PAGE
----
By Paul Reynolds
World affairs correspondent, BBC News website
History points to countless failed ventures in Afghanistan
In the 19th century, Afghanistan was the scene of the "Great Game" played between the British and Russian empires on the doorstep of India.
In the 20th, it was a battleground where Soviet communism was checked and defeated.
In the 21st century, it has become one of the testing grounds on which the battle between Western and fundamentalist Islamic ideas of government is being fought out.
The latest battle was one that many had thought was all over as far as Afghanistan was concerned. Perhaps they had not read their history properly. It is rarely "all over" in Afghanistan.
They did at least have some reason for their optimism. After the Taleban government was toppled following the 11 September attacks, because of its support for Osama Bin Laden, a new government was elected and hundreds of thousands of refugees were able to go home.
So-called "reconstruction teams" led by various Nato countries were despatched around the country to rebuild roads and public buildings.
Afghanistan, it was said, would not be left alone again.
But another operation was also going on, which got coverage only from time to time, usually when something went wrong.
This was a fight led by US troops against those Taleban and al-Qaeda forces that had not been dispersed post-2001.
It is this fight that British (and other Nato soldiers, including the Canadians who have taken more casualties than the British) troops have now joined, rather against their public expectations. They were supposed simply to support the reconstruction teams and the extension of Afghan government rule into the less controllable provinces of the south and east.
Instead they have had to fight.
Fighting never stopped
The over-optimistic view taken by the British authorities was expressed by the then Defence Secretary John Reid when British troops were sent in a few weeks ago.
"We hope we will leave Afghanistan without firing a single shot," he said.
The fighting had never really stopped. The Taleban have made a comeback, not enough to threaten the government of Hamid Karzai, but enough to threaten his rule in some of the remoter parts of the country.
The question now is whether the counter-attack led by Western forces will make things worse or will suppress what in the 19th Century would have been regarded as a tribal rebellion.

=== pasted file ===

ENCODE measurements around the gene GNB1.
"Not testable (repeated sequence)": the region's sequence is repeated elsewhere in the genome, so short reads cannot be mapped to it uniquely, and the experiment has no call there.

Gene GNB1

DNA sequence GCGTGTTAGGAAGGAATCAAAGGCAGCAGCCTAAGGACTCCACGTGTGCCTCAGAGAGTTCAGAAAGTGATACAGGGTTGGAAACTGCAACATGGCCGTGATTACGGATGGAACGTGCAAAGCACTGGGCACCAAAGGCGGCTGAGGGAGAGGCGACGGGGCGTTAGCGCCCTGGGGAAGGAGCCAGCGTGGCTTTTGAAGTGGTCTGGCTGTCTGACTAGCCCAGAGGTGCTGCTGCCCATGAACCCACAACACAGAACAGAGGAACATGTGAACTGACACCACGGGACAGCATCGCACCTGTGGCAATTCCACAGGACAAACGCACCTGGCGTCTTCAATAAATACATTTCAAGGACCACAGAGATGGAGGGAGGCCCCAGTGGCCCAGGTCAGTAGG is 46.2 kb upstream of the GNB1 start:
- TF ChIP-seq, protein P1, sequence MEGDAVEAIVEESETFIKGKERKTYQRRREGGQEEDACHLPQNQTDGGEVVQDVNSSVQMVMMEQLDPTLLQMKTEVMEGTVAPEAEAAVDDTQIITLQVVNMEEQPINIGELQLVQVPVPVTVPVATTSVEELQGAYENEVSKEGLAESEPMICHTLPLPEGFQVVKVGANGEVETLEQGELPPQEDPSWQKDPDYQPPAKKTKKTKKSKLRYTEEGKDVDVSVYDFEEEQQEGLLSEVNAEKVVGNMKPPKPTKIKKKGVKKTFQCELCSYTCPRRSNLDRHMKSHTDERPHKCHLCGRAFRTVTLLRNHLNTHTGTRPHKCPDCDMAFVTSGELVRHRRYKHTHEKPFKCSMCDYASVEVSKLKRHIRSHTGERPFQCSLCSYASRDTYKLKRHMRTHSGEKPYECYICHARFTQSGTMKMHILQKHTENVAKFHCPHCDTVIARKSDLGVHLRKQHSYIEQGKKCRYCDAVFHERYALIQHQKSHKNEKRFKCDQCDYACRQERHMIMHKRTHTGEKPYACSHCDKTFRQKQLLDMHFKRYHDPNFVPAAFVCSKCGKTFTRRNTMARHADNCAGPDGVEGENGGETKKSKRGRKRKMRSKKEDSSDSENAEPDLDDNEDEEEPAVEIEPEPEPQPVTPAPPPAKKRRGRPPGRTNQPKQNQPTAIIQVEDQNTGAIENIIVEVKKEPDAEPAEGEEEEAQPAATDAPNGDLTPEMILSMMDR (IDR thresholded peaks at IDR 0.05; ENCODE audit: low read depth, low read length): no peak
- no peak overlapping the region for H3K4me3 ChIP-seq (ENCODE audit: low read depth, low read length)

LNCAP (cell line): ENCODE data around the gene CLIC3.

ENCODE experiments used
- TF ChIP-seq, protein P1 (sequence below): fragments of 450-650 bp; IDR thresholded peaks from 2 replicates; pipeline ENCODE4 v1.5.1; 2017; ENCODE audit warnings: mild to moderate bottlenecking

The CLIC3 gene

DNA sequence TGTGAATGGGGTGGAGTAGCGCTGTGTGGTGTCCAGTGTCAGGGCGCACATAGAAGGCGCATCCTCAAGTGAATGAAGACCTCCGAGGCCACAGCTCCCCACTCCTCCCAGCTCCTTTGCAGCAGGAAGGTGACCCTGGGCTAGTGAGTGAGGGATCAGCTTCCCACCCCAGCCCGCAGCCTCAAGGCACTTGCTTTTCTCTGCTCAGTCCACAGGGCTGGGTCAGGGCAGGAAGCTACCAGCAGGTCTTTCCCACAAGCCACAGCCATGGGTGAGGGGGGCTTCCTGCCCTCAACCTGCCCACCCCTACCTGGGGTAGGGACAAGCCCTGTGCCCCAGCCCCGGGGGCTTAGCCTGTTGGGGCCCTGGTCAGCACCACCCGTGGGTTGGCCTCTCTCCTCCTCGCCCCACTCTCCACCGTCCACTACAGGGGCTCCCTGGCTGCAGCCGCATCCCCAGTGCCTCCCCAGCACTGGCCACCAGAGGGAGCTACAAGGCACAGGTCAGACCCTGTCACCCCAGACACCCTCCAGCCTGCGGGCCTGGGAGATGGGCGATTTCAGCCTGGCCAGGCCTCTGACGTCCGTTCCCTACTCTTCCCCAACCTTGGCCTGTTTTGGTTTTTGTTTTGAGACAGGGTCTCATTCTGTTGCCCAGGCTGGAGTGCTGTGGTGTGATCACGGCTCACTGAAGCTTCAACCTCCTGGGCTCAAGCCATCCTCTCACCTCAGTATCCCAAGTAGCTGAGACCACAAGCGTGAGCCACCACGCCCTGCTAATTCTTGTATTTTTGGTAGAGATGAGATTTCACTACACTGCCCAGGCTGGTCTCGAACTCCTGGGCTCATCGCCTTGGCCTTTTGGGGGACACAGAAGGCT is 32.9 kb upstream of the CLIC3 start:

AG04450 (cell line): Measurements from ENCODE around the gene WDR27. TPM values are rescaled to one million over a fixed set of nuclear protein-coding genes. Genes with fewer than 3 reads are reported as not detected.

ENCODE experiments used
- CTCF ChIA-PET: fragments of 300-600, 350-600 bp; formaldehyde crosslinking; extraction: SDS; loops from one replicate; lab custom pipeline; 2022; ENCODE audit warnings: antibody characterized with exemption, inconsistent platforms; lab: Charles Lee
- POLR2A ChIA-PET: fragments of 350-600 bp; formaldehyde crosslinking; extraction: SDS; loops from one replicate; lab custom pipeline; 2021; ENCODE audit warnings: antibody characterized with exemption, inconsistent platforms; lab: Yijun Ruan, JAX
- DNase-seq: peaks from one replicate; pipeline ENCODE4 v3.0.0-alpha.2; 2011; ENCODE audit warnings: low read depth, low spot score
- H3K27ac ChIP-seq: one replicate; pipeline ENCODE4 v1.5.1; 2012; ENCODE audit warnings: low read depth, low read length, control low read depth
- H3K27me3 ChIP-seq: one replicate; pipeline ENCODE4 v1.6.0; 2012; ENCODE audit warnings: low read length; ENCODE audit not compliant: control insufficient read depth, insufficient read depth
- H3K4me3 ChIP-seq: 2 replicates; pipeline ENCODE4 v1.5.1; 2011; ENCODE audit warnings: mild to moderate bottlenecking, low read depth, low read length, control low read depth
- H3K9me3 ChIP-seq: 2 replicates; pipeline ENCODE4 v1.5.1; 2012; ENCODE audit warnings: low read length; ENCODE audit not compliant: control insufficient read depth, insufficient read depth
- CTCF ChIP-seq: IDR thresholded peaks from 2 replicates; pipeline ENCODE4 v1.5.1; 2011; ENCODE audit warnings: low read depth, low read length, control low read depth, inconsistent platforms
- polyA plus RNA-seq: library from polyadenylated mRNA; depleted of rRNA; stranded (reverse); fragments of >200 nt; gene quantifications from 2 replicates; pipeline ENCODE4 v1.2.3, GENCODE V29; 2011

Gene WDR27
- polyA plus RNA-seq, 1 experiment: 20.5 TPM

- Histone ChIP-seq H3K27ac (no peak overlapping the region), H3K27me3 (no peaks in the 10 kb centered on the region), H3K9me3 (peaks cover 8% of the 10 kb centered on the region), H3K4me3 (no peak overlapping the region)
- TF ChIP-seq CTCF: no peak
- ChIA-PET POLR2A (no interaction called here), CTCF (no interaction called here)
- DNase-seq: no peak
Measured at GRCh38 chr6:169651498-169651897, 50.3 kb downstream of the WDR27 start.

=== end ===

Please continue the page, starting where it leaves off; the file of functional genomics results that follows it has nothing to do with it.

The 19th Century is not particularly useful if you are looking for lessons to be learned from previous British encounters with the Afghans.
In the First Afghan War of 1839-42 (or 1838 if you go back to when the troops set off from the Punjab), the British did manage to put a compliant ruler on the Afghan throne as a buffer against Russian influence, but it then all went disastrously wrong.
It ended when a British column of soldiers and camp followers some 16,000 strong was massacred as they tried to withdraw. One of the few survivors (some claim he was the only one) was a doctor, William Brydon.
The Second Afghan War (1878-80) was not much more successful. A British invasion did manage to put another helpful ruler in power but he abdicated following a rebellion and the British were forced out.
They did however leave behind another ruler, Abdur Rahman Khan, who accepted British influence to keep Afghanistan as a buffer state and yet who was strong enough lay the foundations of the modern state.
The Russians did not fare any better in the attempt to support a communist government in Afghanistan in the late 20th century. That adventure ended in withdrawal and the defeat in Afghanistan came to be part of the wider collapse of communism.
Of course, the argument today is that it is all different now. There is a democratically elected government in Kabul, it is stated, and the Western troops are only there to help and even then in small numbers.
We are not talking of the tens of thousands of British troops that invaded in 1878 or the Russians in late 1979.
But there is one lesson from all foreign interventions in Afghanistan. It might look easy but it isn't.
That does not mean to say this effort will fail. It does mean that it will be hard.